Long-delayed signs of economic growth are starting to show in Sub-Saharan Africa (sSA). In the last two decades, countries such as Ethiopia, Mozambique, and Côte d'Ivoire have experienced growth episodes that resemble those of the growth miracles of the Asian Tigers in the 1970s and 1980s. To a lesser but still promising extent, countries such as Ghana, Nigeria, Kenya, Uganda and Zambia have also shown evidence of economic growth. However, little is known about the drivers of these growth processes and their sustainability. This project aims to understand the nature of recent growth episodes in sSA, and study how they relate to production diversification in these economies.
Measuring production diversification poses challenges due to the lack of detailed harmonized data on sectorial value added, investment and intermediate input use among countries. To overcome this limitation, the author leverages insights from the economic growth and trade literature and combine them with newly harmonized data of sectoral FDI from UNCTAD, and detailed trade flows from the Atlas of Economic Complexity (AEC). They consider the sectorial composition of trade and investment flows as an indirect measure of production diversification within each economy. From an inputs’ perspective, most of the capital used in developing countries is produced in a handful of rich economies (Eaton and Kortum, 2001) and therefore needs to be imported to become available in poorer economies. From an outputs’ perspective, realized comparative advantage can be inferred from export flows. The author then analyses the magnitude and direction of the change in investment and exports before and after the growth spurts. They define the direction of investment by measuring its nature, i.e. from flows related to improving infrastructure to flows related to accumulating equipment; from flows related to agricultural equipment to communication equipment, and the direction of exports by measuring export shares by detailed sectors. The author documents that since the growth-spurts, the export structure in most sSA countries has slowly converged towards that of the Asian Tigers.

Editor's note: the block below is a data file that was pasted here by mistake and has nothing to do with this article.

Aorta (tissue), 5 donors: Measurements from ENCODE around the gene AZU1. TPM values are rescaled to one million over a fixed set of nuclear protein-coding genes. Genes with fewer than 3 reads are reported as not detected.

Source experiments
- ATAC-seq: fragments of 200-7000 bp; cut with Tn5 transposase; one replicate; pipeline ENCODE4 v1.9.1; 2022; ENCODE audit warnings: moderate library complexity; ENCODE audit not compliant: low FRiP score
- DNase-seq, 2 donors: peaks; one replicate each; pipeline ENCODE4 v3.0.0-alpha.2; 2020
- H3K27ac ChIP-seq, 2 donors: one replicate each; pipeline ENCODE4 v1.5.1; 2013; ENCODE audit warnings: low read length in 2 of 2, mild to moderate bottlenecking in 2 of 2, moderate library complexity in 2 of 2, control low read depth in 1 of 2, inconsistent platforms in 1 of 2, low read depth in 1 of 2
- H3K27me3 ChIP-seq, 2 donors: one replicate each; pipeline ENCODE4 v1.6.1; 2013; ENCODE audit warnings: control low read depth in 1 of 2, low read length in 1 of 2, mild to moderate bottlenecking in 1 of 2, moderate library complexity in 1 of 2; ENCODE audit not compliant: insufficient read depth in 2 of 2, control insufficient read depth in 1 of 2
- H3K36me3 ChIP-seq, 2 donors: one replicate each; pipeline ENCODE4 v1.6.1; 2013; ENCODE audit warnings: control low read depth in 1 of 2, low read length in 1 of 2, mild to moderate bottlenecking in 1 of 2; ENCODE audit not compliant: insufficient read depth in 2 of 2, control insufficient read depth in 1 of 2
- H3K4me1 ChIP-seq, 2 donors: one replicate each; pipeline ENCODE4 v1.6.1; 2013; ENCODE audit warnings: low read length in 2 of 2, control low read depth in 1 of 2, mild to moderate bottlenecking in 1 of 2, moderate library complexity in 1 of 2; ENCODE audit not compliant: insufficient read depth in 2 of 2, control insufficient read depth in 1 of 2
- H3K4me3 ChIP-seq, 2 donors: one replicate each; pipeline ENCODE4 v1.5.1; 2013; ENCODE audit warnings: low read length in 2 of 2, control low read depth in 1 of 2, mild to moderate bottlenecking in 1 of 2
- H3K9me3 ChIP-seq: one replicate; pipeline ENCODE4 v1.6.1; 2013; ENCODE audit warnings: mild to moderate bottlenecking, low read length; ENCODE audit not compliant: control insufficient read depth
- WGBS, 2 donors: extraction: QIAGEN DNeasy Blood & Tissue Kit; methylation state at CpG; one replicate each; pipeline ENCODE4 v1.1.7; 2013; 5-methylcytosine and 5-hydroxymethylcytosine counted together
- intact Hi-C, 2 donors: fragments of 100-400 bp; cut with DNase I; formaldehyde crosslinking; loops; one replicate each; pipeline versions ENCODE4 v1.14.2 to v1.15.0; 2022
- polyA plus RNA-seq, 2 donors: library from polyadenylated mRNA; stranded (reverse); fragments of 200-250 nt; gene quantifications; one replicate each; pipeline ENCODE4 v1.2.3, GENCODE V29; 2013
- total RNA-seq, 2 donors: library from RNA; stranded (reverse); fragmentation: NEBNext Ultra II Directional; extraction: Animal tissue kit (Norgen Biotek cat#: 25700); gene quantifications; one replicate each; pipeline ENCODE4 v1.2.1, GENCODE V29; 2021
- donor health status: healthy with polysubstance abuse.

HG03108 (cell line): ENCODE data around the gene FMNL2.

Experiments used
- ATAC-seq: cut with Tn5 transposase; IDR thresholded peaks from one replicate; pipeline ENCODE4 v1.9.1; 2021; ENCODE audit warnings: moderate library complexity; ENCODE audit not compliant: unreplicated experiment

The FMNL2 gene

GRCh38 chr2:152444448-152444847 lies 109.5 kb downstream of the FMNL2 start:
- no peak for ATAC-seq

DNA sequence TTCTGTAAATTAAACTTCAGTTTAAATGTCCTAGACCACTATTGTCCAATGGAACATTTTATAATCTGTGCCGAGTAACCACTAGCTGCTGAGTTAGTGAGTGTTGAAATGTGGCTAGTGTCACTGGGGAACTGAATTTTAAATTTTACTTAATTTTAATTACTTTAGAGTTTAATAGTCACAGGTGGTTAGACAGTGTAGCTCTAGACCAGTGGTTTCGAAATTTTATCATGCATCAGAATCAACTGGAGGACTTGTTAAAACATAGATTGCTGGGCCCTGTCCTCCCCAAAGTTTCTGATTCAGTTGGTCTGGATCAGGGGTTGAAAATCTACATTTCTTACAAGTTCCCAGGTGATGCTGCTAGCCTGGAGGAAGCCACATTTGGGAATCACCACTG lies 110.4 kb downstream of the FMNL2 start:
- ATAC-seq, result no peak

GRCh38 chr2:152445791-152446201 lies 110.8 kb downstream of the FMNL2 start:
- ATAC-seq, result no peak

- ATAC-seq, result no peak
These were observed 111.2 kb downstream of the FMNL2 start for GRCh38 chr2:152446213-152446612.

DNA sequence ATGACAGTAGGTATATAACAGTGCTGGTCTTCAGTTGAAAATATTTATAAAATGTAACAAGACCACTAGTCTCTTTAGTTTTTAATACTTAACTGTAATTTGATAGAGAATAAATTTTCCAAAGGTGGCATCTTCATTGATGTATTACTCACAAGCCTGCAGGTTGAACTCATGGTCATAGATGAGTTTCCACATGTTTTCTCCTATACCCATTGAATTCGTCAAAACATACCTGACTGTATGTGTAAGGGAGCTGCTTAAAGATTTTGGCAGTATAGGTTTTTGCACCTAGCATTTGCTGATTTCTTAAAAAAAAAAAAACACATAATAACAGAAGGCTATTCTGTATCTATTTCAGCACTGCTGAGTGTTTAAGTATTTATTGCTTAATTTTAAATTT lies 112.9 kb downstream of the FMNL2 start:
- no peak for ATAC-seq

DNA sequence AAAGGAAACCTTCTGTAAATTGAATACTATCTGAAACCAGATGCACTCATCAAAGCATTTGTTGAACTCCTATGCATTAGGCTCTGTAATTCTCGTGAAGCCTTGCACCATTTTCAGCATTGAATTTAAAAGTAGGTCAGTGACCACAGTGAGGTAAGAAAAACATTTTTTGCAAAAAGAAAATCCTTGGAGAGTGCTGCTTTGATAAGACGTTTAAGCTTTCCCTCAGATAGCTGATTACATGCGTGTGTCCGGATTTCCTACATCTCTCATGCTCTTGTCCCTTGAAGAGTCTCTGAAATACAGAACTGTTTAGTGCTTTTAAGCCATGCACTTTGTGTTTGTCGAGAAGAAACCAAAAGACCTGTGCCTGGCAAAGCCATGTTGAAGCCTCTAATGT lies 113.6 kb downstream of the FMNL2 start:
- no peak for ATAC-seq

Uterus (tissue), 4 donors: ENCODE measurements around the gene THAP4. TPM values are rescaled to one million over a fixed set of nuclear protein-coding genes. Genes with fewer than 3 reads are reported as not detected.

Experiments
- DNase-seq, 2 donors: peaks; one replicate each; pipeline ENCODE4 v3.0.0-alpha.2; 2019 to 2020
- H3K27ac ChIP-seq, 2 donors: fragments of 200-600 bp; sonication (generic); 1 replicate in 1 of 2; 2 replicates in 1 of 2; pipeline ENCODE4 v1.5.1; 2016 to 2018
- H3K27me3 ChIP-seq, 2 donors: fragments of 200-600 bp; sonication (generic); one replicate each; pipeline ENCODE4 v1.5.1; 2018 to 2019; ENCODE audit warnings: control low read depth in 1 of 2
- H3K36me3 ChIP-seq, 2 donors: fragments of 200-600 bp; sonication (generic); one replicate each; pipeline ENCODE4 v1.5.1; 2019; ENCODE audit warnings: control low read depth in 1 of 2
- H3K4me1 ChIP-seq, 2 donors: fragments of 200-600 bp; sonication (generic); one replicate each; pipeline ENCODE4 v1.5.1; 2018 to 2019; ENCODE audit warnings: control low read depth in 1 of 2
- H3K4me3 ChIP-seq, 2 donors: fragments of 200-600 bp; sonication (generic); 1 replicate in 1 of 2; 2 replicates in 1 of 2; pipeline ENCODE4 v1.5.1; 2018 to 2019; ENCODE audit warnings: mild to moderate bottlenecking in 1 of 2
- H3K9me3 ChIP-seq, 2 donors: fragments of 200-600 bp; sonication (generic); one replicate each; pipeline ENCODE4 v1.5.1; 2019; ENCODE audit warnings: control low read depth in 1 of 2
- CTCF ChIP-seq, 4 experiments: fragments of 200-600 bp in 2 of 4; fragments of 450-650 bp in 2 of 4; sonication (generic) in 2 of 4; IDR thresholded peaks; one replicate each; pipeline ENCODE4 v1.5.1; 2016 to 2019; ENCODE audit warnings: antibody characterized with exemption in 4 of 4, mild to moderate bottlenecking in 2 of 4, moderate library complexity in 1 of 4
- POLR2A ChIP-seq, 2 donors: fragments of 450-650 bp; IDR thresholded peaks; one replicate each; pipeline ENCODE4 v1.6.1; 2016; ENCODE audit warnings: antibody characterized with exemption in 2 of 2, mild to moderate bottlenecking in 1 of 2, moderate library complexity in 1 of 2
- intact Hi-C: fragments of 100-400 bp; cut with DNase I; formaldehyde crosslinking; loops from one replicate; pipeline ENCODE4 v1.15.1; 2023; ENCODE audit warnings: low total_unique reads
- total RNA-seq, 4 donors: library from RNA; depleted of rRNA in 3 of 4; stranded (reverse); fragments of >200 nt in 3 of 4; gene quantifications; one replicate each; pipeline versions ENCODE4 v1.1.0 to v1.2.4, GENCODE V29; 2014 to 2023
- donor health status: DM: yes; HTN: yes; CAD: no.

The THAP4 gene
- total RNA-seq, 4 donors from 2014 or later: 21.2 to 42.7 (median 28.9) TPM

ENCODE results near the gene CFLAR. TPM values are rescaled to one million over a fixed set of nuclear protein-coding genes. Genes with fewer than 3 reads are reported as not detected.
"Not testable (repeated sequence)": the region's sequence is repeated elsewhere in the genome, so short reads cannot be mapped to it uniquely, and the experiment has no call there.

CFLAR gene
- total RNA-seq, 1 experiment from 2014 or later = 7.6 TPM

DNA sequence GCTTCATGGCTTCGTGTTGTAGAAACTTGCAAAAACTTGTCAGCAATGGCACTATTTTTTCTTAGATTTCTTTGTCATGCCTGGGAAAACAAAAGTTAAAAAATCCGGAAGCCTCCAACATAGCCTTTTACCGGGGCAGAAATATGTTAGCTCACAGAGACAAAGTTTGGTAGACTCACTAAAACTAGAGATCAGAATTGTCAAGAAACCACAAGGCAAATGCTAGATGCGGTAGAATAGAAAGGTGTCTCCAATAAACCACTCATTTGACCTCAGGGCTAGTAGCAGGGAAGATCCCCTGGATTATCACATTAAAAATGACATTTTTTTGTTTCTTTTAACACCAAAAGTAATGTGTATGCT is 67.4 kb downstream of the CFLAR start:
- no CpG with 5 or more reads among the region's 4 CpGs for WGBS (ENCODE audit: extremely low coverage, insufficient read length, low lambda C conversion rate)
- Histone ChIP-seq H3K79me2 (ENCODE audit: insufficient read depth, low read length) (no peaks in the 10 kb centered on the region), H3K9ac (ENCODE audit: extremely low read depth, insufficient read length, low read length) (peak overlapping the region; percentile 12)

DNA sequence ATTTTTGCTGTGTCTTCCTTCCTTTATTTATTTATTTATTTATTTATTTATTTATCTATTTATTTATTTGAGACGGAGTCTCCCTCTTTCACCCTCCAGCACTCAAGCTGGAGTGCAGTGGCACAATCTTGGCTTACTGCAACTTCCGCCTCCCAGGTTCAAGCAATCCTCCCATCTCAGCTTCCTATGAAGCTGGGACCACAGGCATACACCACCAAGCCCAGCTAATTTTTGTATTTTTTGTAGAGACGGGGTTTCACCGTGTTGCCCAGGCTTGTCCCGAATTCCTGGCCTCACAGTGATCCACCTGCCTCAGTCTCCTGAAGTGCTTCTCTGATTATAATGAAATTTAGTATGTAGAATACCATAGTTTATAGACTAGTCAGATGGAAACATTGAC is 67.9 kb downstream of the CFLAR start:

There is plenty of room for policy interventions geared towards the diversification of production to boost long-term growth. To quantitively assess the role of diversification of production for recent growth experiences in sSA, the author uses a multi-sector dynamic trade model that allows for endogenous sectoral investment rates and structural change. The newly constructed data paired with our model would be a powerful policy-relevant tool to quantify the role of investment on different types of capital for episodes of economic growth. It allows for assessing the impact of shifts in the direction of FDI, and inform policy makers on the impact of tariff reductions, or tax-free zones that may be geared towards certain economic activities. A model-based assessment of these policies would be informative towards potentially different short and long-term outcomes. The path of economic prosperity in sSA in an increasingly integrated world and where technology is diffusing at an unprecedented speed, may not coincide with that of currently developed economies.